- Mailath, G.J.; Samuelson, L. Repeated Games and Reputations: Long-run Relationships; Oxford University Press: Oxford, UK, 2006. [Google Scholar]
- AlSkaif, T.; Zapata, M.G.; Bellalta, B.; Nilsson, A. A distributed power sharing framework among households in microgrids: A repeated game approach. Computing 2017, 99, 23–37. [Google Scholar] [CrossRef]
- Basar, T.; Olsder, G.J. Dynamic Noncooperative Game Theory, 2nd ed.; SIAM: Philadelphia, PA, USA, 1999. [Google Scholar]
- Mertens, J.F.; Sorin, S.; Zamir, S. Repeated Games; Cambridge University Press: Cambridge, UK, 2015. [Google Scholar]
- Aumann, R.J. Subjectivity and correlation in randomized strategies. J. Math. Econ. 1974, 1, 67–96. [Google Scholar] [CrossRef]
- Gilboa, I.; Zemel, E. Nash and correlated equilibria: Some complexity considerations. Games Econ. Behav. 1989, 1, 80–93. [Google Scholar] [CrossRef]
- Goldberg, P.W.; Papadimitriou, C.H. Reducibility among equilibrium problems. In Proceedings of the 38th Annual ACM Symposium on Theory of Computing, Seattle, WA, USA, 21–23 May 2006; pp. 61–70. [Google Scholar]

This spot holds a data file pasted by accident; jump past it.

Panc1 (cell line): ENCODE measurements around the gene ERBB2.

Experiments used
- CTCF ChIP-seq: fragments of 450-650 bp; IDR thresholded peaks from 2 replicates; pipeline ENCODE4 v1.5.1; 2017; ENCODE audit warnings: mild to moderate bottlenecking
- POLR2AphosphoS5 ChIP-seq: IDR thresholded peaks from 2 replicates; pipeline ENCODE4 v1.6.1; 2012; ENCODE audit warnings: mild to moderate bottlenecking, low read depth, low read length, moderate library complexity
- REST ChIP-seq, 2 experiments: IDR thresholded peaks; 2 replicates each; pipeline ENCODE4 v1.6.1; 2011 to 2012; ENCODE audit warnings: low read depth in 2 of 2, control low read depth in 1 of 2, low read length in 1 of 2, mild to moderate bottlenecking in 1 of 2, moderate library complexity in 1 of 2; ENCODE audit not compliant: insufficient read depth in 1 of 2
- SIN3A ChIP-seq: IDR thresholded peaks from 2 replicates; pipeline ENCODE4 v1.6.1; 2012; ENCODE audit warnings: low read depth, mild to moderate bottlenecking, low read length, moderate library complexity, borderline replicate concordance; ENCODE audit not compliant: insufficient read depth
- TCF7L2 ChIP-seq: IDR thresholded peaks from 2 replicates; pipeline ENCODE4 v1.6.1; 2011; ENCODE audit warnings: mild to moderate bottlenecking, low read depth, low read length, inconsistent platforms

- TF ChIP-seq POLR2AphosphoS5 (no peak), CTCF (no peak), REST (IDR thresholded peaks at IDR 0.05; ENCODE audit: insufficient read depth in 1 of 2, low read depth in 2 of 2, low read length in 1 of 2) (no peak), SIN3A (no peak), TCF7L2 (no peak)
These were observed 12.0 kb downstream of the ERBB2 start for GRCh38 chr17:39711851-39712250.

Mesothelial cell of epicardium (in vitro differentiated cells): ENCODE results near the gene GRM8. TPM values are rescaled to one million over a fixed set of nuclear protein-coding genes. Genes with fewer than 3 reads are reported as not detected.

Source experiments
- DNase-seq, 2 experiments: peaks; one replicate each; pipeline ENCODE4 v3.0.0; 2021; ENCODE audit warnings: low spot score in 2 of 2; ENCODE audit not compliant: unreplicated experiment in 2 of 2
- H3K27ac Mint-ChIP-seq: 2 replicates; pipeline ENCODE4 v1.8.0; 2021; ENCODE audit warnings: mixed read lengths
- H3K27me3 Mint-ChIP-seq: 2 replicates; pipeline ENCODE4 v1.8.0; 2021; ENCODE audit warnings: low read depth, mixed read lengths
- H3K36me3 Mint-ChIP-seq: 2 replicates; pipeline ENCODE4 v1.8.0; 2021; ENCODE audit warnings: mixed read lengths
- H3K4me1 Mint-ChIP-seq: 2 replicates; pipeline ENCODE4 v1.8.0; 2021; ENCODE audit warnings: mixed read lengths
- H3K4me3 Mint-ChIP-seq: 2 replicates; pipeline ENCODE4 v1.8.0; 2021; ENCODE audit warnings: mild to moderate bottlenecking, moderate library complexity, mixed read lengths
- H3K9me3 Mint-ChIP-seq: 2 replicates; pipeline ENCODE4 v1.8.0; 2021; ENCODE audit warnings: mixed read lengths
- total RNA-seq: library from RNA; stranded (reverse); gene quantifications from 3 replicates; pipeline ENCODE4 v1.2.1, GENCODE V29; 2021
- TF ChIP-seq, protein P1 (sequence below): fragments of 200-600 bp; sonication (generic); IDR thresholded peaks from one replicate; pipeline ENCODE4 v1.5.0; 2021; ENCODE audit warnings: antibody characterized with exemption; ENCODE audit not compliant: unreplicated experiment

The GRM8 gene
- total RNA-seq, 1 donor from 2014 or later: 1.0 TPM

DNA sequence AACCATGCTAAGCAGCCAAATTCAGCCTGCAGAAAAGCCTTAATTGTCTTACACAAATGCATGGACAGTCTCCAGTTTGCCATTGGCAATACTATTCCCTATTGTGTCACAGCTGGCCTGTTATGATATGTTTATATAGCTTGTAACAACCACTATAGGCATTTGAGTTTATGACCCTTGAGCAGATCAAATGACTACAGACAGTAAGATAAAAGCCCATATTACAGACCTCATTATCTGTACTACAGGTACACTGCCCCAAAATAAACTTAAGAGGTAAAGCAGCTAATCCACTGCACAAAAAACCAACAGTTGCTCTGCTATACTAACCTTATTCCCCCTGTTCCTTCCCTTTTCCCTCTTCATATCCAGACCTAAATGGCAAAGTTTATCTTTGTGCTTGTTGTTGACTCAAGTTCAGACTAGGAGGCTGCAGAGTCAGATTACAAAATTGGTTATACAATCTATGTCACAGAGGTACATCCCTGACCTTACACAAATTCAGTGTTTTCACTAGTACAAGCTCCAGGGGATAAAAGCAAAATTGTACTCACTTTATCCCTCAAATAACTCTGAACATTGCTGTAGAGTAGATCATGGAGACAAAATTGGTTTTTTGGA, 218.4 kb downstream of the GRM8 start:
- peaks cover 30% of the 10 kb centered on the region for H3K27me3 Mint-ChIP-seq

- Hart, S.; Mas-Colell, A. A simple adaptive procedure leading to correlated equilibrium. Econometrica 2000, 68, 1127–1150. [Google Scholar] [CrossRef]
- Hart, S.; Mas-Colell, A. Simple Adaptive Strategies: From Regret-matching to Uncoupled Dynamics; World Scientific Publishing: Singapore, 2013. [Google Scholar]
- Hoang, D.T.; Lu, X.; Niyato, D.; Wang, P.; Kim, D.I.; Han, Z. Applications of Repeated Games in Wireless Networks: A Survey. IEEE Commun. Surv. Tutor. 2015, 17, 2102–2135. [Google Scholar] [CrossRef]
- Murray, C.; Gordon, G. Finding Correlated Equilibria in General Sum Stochastic Games; Carnegie Mellon University: Pittsburgh, PA, USA, 2007. [Google Scholar]
- Dermed, M.; Charles, L. Value Methods for Efficiently Solving Stochastic Games of Complete and Incomplete Information. Ph.D. Thesis, Georgia Institute of Technology, Atlanta, GA, USA, December 2013. [Google Scholar]
- Parras, J.; Zazo, S. A distributed algorithm to obtain repeated games equilibria with discounting. Appl. Math. Comput. 2020, 367, 124785. [Google Scholar] [CrossRef]
- Munos, R. Optimistic Optimization of a Deterministic Function without the Knowledge of its Smoothness. In Proceedings of the Advances in Neural Information Processing Systems, Granada, Spain, 12–15 December 2011; pp. 783–791. [Google Scholar]
|MAC Header||272 bits||1 s|
|PHY header||128 bits||50 s|
|ACK||112 bits + PHY header||SIFS||28 s|
|RTS||160 bits + PHY header||DIFS||128 s|
|CTS||272 bits + PHY header||Bit rate||1 Mbps|
© 2019 by the authors. Licensee MDPI, Basel, Switzerland. This article is an open access article distributed under the terms and conditions of the Creative Commons Attribution (CC BY) license (http://creativecommons.org/licenses/by/4.0/).